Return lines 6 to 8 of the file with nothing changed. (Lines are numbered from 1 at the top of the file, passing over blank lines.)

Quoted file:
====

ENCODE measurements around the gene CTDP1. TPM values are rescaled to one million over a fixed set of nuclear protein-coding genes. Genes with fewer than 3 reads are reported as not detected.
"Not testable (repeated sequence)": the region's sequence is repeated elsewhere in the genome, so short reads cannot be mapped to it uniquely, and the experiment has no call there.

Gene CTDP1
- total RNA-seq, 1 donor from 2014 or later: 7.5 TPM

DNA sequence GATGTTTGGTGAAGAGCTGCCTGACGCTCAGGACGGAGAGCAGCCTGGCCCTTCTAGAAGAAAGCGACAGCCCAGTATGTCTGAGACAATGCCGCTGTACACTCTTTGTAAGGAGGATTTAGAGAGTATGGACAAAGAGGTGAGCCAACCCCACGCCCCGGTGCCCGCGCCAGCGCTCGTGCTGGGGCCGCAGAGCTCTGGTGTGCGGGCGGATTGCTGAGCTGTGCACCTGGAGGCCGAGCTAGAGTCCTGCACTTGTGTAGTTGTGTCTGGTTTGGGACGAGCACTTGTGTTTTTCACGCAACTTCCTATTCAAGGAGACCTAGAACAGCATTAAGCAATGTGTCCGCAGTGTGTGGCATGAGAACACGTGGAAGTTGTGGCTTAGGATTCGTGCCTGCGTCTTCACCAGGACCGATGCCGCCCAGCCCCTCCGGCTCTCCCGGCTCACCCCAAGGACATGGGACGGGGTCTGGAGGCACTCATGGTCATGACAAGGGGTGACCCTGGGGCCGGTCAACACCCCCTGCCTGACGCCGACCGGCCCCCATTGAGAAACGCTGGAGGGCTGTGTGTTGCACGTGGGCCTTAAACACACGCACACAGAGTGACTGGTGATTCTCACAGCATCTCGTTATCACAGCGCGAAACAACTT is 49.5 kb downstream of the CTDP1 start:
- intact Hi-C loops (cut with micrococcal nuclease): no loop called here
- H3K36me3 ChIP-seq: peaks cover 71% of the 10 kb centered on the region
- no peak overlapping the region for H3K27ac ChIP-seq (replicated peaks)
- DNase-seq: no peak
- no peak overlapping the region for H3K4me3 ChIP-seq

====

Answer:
- intact Hi-C loops (cut with micrococcal nuclease): no loop called here
- H3K36me3 ChIP-seq: peaks cover 71% of the 10 kb centered on the region
- no peak overlapping the region for H3K27ac ChIP-seq (replicated peaks)